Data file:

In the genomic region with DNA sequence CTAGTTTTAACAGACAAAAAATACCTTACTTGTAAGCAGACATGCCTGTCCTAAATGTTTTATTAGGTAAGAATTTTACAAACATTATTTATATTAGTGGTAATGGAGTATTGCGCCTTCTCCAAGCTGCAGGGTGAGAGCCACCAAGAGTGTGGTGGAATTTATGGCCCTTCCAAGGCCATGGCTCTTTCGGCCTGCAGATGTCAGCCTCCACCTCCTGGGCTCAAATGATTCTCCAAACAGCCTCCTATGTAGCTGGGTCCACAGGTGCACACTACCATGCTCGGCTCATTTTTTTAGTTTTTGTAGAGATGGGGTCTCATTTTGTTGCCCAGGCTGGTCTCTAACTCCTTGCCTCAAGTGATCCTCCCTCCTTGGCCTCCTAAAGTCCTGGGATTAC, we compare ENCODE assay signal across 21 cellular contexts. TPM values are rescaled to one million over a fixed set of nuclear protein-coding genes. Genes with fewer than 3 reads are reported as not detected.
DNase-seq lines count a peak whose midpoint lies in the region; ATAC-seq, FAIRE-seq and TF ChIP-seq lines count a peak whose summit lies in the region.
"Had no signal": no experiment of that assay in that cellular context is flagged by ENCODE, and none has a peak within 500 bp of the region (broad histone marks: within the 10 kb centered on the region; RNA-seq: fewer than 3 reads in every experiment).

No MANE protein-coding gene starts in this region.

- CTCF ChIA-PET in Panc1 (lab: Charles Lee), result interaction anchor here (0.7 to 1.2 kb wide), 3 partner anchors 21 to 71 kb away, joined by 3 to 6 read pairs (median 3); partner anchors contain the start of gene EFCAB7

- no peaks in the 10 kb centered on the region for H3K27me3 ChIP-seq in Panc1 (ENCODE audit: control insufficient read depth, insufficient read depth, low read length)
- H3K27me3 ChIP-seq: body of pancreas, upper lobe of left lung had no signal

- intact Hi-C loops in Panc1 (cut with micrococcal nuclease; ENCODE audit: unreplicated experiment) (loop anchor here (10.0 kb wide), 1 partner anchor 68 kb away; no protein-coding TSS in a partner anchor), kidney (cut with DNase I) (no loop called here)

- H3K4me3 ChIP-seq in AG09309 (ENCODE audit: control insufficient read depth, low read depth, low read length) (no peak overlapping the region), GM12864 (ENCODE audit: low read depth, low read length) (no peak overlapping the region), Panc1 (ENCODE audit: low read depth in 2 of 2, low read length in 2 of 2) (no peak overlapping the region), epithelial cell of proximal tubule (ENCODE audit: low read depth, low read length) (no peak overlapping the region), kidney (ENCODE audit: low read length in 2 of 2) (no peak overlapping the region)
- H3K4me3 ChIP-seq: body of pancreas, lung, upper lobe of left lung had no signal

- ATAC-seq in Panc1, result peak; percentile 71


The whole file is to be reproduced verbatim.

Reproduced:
In the genomic region with DNA sequence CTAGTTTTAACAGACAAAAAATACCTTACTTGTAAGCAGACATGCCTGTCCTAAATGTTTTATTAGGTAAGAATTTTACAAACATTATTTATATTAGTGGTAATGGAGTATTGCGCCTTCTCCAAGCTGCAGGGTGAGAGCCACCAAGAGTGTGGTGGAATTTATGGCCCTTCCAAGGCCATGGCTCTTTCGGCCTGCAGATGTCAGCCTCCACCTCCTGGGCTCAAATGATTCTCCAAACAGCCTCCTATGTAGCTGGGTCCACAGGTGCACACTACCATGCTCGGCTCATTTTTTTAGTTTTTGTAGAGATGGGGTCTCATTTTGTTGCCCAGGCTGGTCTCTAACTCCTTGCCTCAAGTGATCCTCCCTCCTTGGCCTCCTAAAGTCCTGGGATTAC, we compare ENCODE assay signal across 21 cellular contexts. TPM values are rescaled to one million over a fixed set of nuclear protein-coding genes. Genes with fewer than 3 reads are reported as not detected.
DNase-seq lines count a peak whose midpoint lies in the region; ATAC-seq, FAIRE-seq and TF ChIP-seq lines count a peak whose summit lies in the region.
"Had no signal": no experiment of that assay in that cellular context is flagged by ENCODE, and none has a peak within 500 bp of the region (broad histone marks: within the 10 kb centered on the region; RNA-seq: fewer than 3 reads in every experiment).

No MANE protein-coding gene starts in this region.

- CTCF ChIA-PET in Panc1 (lab: Charles Lee), result interaction anchor here (0.7 to 1.2 kb wide), 3 partner anchors 21 to 71 kb away, joined by 3 to 6 read pairs (median 3); partner anchors contain the start of gene EFCAB7

- no peaks in the 10 kb centered on the region for H3K27me3 ChIP-seq in Panc1 (ENCODE audit: control insufficient read depth, insufficient read depth, low read length)
- H3K27me3 ChIP-seq: body of pancreas, upper lobe of left lung had no signal

- intact Hi-C loops in Panc1 (cut with micrococcal nuclease; ENCODE audit: unreplicated experiment) (loop anchor here (10.0 kb wide), 1 partner anchor 68 kb away; no protein-coding TSS in a partner anchor), kidney (cut with DNase I) (no loop called here)

- H3K4me3 ChIP-seq in AG09309 (ENCODE audit: control insufficient read depth, low read depth, low read length) (no peak overlapping the region), GM12864 (ENCODE audit: low read depth, low read length) (no peak overlapping the region), Panc1 (ENCODE audit: low read depth in 2 of 2, low read length in 2 of 2) (no peak overlapping the region), epithelial cell of proximal tubule (ENCODE audit: low read depth, low read length) (no peak overlapping the region), kidney (ENCODE audit: low read length in 2 of 2) (no peak overlapping the region)
- H3K4me3 ChIP-seq: body of pancreas, lung, upper lobe of left lung had no signal

- ATAC-seq in Panc1, result peak; percentile 71